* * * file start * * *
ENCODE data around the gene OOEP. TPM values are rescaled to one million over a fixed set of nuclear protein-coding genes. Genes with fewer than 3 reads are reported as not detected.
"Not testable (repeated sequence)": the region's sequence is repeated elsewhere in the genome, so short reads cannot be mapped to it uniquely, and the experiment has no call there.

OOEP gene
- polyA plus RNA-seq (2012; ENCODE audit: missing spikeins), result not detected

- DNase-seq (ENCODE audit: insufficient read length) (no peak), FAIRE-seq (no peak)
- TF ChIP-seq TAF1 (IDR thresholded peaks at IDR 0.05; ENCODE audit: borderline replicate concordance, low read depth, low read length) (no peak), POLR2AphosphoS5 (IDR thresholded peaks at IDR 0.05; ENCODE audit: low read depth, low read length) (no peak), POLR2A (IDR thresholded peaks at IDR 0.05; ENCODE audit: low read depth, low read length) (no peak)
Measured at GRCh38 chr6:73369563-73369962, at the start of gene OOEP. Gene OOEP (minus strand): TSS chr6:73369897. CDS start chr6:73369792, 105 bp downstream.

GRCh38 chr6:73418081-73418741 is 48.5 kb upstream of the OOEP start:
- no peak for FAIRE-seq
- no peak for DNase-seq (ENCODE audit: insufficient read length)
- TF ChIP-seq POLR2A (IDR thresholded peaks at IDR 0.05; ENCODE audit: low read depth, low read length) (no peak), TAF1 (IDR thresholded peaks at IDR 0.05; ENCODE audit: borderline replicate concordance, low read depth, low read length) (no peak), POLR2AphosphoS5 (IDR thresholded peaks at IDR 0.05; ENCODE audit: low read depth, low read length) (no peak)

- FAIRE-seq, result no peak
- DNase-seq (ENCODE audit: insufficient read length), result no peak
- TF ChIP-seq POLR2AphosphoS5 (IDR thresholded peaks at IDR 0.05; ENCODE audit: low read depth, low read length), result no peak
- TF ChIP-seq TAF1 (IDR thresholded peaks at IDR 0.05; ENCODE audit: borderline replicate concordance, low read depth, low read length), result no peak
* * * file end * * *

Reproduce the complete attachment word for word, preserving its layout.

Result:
ENCODE data around the gene OOEP. TPM values are rescaled to one million over a fixed set of nuclear protein-coding genes. Genes with fewer than 3 reads are reported as not detected.
"Not testable (repeated sequence)": the region's sequence is repeated elsewhere in the genome, so short reads cannot be mapped to it uniquely, and the experiment has no call there.

OOEP gene
- polyA plus RNA-seq (2012; ENCODE audit: missing spikeins), result not detected

- DNase-seq (ENCODE audit: insufficient read length) (no peak), FAIRE-seq (no peak)
- TF ChIP-seq TAF1 (IDR thresholded peaks at IDR 0.05; ENCODE audit: borderline replicate concordance, low read depth, low read length) (no peak), POLR2AphosphoS5 (IDR thresholded peaks at IDR 0.05; ENCODE audit: low read depth, low read length) (no peak), POLR2A (IDR thresholded peaks at IDR 0.05; ENCODE audit: low read depth, low read length) (no peak)
Measured at GRCh38 chr6:73369563-73369962, at the start of gene OOEP. Gene OOEP (minus strand): TSS chr6:73369897. CDS start chr6:73369792, 105 bp downstream.

GRCh38 chr6:73418081-73418741 is 48.5 kb upstream of the OOEP start:
- no peak for FAIRE-seq
- no peak for DNase-seq (ENCODE audit: insufficient read length)
- TF ChIP-seq POLR2A (IDR thresholded peaks at IDR 0.05; ENCODE audit: low read depth, low read length) (no peak), TAF1 (IDR thresholded peaks at IDR 0.05; ENCODE audit: borderline replicate concordance, low read depth, low read length) (no peak), POLR2AphosphoS5 (IDR thresholded peaks at IDR 0.05; ENCODE audit: low read depth, low read length) (no peak)

- FAIRE-seq, result no peak
- DNase-seq (ENCODE audit: insufficient read length), result no peak
- TF ChIP-seq POLR2AphosphoS5 (IDR thresholded peaks at IDR 0.05; ENCODE audit: low read depth, low read length), result no peak
- TF ChIP-seq TAF1 (IDR thresholded peaks at IDR 0.05; ENCODE audit: borderline replicate concordance, low read depth, low read length), result no peak